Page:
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Spanish town trumpets 'Clitoris Festival' thanks to Google snafu

Typical local delicacy a lip-smacking prospect

A Spanish town got lips smacking in anticipation last week after the municipal website announced a forthcoming "Clitoris Festival".

The powers that be in As Pontes, Galicia, had intended to trumpet the annual Feira do grelo, or "Rapini Festival", in honour of the leafy delicacy.

However, while the original description in local lingo galego (Galician) was perfectly innocent, by the time Google had its evil linguistic way in providing a Castillian Spanish translation, it had rendered grelo as clítoris.

"The clitoris is one of the typical products of Galician cuisine," delighted punters were informed.

The reason for the outrage is that grelo is also a Portuguese slang word for a lady's love button. Council spokeswoman Monserrat García told The Local: "Google translate recognized our Galician word grelo as Portuguese and translated into the Spanish clítoris."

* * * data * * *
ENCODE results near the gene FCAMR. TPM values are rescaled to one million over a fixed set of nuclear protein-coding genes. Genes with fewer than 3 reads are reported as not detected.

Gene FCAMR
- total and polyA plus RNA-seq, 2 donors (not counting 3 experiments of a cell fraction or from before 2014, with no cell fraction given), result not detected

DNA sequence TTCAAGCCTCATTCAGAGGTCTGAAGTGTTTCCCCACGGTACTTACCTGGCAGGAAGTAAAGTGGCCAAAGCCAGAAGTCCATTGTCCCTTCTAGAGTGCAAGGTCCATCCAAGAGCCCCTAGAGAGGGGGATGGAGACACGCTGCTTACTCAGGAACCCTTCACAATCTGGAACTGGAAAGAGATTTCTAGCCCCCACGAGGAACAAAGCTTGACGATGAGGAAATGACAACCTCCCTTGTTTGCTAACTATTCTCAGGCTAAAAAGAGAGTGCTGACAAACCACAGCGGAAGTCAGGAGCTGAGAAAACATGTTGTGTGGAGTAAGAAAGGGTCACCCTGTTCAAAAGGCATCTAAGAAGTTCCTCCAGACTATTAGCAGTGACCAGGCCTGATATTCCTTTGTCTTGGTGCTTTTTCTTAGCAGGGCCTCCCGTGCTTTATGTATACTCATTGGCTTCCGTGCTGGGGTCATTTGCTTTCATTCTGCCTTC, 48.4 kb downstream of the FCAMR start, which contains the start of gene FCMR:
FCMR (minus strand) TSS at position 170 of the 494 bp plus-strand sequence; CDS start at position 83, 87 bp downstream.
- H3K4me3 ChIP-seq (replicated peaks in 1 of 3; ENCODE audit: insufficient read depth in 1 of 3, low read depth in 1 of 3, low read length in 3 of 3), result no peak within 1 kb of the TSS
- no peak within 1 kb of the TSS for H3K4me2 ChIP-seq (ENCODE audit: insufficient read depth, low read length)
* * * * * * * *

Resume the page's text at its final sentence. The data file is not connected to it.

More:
The mistake is understandable, given that Galician and Portuguese are closely related. However, García is determined to nip further slips of the tongue in the bud. She said: "It's a very serious error on the part of Google and we are thinking about making an official complaint for Google to properly recognize the Galician language* so this kind of thing doesn't happen again."

As Pontes' Rapini Festival takes place during Carnival, which next year falls in early February, if you fancy nipping down and nibbling on some mouthwatering grelo.


*Google Translate does offer a Galician option, and it looks like it's cleaned up its act regarding grelo. Here is it rendered from Galician into Spanish, and from Portuguese into Spanish, giving the translations "tiller" (as in ship's tiller) and "shoot" (as in plant shoot), respectively:

Google Translate results for grelo

Since Galician grelo is grelo (or los grelos) in Spanish, we're none the wiser as to where the tiller comes in. We can see how the Portuguese might have given "shoot" a more intimate female meaning, though.

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